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Patricia A. Cahill is Associate Professor and Director of Undergraduate Studies in the Department of English. She received a BA in English from Wellesley College and an MS, MA, MPhil, and PhD, with distinction, from Columbia University.A specialist in early modern English literature (especially drama) and culture, Cahill has additional teaching and research interests in critical theory and gender studies and is a member of the Associated Faculty of the Women's, Gender, and Sexuality Studies Department.
Nick Block
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Nick Block

Boston College
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James Howard
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James Howard

Georgia Institute of Technology
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Simona Muratore
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Simona Muratore

Italian
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Judy Raggi Moore
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Judy Raggi Moore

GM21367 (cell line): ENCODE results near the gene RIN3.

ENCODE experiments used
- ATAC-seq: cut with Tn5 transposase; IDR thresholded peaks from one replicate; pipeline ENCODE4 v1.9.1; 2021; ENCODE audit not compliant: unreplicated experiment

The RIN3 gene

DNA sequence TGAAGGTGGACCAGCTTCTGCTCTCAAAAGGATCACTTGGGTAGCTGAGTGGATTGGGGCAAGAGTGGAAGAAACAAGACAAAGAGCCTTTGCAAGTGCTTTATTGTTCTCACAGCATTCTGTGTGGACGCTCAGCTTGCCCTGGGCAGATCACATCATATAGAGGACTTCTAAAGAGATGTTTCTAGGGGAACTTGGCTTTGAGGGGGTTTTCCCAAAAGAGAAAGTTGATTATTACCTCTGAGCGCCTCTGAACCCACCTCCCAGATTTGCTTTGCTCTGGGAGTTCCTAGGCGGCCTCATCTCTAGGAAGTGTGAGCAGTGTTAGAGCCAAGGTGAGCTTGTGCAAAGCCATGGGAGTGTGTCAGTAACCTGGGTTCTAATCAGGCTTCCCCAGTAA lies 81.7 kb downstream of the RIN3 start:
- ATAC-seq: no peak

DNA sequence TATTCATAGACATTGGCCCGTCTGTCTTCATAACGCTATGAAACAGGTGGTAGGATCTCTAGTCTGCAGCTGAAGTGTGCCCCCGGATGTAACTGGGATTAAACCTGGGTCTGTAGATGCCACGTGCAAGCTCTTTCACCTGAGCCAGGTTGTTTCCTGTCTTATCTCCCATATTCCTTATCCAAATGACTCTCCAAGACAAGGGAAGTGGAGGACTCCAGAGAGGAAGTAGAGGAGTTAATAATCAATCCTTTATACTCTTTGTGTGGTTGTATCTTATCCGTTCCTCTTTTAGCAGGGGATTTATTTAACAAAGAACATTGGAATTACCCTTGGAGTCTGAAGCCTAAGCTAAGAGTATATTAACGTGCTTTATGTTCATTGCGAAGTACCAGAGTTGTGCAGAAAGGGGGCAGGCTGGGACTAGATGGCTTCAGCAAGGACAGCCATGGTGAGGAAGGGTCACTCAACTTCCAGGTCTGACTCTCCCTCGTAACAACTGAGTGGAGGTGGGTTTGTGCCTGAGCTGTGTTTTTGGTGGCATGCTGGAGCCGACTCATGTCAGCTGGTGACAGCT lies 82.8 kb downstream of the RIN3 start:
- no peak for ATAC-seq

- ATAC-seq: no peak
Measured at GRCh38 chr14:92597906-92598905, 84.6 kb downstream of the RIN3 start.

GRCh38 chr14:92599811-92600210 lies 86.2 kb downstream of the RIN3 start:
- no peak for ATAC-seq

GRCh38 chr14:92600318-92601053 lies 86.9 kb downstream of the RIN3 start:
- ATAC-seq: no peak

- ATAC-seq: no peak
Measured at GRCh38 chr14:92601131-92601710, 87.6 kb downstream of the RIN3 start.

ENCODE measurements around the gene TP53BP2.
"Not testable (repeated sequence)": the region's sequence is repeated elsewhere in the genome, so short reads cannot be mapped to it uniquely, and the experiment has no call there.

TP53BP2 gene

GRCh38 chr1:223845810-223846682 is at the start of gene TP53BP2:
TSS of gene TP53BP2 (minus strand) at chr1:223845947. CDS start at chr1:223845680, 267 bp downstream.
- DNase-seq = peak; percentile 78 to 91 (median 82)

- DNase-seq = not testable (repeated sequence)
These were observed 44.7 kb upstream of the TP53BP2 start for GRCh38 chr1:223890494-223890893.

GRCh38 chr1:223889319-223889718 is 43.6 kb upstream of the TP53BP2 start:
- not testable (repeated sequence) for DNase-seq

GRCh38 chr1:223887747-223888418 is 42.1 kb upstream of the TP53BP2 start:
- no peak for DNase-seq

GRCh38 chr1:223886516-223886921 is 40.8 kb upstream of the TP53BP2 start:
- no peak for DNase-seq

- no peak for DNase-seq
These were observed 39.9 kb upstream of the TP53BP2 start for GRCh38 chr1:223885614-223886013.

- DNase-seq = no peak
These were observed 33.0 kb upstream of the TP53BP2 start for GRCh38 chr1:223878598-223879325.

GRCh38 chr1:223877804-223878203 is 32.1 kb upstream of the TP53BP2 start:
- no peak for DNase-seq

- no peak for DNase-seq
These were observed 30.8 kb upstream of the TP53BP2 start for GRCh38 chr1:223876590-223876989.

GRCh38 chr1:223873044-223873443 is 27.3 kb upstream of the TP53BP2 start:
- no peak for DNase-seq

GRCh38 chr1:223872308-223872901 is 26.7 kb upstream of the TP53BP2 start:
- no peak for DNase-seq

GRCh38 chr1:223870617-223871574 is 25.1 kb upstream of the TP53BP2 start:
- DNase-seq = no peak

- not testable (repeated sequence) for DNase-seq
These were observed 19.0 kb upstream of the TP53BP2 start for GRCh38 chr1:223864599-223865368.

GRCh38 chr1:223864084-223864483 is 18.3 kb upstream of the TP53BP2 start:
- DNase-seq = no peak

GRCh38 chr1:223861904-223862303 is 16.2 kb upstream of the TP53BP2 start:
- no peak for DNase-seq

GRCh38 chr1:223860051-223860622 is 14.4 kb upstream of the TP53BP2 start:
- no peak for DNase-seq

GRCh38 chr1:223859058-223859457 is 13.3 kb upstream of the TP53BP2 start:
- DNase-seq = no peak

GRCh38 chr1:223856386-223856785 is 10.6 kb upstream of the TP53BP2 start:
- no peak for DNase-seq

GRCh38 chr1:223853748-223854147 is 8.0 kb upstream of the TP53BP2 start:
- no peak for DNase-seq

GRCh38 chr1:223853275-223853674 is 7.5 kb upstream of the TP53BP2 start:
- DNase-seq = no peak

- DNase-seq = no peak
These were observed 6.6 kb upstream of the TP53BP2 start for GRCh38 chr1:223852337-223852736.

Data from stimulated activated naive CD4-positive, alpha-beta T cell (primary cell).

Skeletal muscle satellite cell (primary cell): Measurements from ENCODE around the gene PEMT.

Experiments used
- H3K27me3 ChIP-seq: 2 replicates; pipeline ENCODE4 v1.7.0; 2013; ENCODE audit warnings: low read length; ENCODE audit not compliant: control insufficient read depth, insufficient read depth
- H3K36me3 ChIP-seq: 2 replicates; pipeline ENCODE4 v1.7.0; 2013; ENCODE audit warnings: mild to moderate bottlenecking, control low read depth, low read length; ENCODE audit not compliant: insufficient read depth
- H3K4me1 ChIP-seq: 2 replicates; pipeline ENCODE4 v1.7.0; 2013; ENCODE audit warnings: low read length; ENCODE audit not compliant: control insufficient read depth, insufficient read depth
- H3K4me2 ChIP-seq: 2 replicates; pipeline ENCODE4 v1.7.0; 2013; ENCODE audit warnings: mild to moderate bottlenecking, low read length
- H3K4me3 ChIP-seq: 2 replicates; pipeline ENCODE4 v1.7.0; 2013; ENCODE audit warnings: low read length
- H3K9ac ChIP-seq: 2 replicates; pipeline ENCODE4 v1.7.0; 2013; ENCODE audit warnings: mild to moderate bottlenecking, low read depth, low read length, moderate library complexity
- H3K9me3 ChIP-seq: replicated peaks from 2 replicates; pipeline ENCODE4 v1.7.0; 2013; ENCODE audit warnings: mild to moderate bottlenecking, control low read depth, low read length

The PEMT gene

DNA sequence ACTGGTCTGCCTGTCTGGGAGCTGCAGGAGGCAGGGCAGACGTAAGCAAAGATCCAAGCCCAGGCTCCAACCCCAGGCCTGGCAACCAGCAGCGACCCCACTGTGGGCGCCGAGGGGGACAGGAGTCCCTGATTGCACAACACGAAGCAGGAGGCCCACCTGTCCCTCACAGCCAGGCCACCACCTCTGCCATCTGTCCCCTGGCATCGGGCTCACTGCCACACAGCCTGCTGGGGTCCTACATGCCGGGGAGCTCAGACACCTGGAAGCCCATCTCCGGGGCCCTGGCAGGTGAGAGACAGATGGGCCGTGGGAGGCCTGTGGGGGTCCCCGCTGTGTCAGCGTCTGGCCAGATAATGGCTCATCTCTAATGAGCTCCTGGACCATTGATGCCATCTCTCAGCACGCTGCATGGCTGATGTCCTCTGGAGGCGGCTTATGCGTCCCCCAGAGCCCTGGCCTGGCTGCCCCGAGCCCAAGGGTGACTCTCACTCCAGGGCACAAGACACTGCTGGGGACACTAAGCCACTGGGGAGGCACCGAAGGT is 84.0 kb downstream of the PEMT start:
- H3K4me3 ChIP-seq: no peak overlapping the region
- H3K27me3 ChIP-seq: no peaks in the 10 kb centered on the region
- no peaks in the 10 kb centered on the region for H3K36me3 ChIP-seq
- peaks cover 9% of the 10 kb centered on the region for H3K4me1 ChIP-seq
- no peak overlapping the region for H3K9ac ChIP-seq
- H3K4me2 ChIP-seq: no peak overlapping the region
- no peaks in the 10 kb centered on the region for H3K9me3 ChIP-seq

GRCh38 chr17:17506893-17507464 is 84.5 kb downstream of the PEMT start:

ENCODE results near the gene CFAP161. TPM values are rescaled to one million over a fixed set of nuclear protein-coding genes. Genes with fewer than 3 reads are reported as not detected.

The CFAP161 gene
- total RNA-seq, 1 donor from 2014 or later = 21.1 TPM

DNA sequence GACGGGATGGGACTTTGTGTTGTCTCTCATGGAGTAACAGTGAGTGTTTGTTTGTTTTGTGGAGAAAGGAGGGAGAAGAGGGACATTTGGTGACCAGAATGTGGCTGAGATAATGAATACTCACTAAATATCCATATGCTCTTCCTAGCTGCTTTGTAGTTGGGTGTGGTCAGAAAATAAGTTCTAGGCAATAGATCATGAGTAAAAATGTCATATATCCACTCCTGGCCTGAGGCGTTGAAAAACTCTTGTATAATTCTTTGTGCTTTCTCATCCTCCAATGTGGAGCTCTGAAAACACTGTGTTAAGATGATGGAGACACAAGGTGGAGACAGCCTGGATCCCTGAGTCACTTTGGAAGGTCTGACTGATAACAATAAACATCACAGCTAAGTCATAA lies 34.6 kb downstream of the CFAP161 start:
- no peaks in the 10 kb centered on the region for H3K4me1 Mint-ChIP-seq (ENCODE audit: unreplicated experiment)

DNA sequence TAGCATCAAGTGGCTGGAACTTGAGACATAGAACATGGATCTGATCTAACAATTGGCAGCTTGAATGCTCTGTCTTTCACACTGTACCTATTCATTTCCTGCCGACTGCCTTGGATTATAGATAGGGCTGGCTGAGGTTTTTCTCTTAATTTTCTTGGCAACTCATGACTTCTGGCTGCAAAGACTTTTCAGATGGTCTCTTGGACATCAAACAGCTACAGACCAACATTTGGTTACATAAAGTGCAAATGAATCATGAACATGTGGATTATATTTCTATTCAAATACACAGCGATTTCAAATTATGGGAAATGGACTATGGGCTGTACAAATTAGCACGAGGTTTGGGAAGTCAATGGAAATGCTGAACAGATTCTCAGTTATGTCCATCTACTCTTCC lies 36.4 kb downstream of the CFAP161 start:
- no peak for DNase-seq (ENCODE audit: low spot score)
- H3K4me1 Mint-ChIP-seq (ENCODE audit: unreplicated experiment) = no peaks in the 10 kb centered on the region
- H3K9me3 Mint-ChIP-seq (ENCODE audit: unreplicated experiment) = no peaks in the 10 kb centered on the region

Italian
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Creator of the groundbreaking Italian Virtual Class (I.V.C.) culture and second language acquisition method & co-author with Christine Ristaino of the three volumes of Italian Virtual Class, Chiavi di Lettura, Volumes 1, 2, 3 (Emory University Office of Technology Transfer, 2007, 2008). Dr. Moore has co-authored several papers on the topic of second language acquisition and teaching language through cultural studies. She also co-authored a book chapter in Teaching Italian and Italian Culture (Cambridge Scholarly Press). A native of Italy, Dr. Moore is the director of study abroad semester and summer opportunities in Italy and conducts a yearly interdisciplinary summer study program in Italy.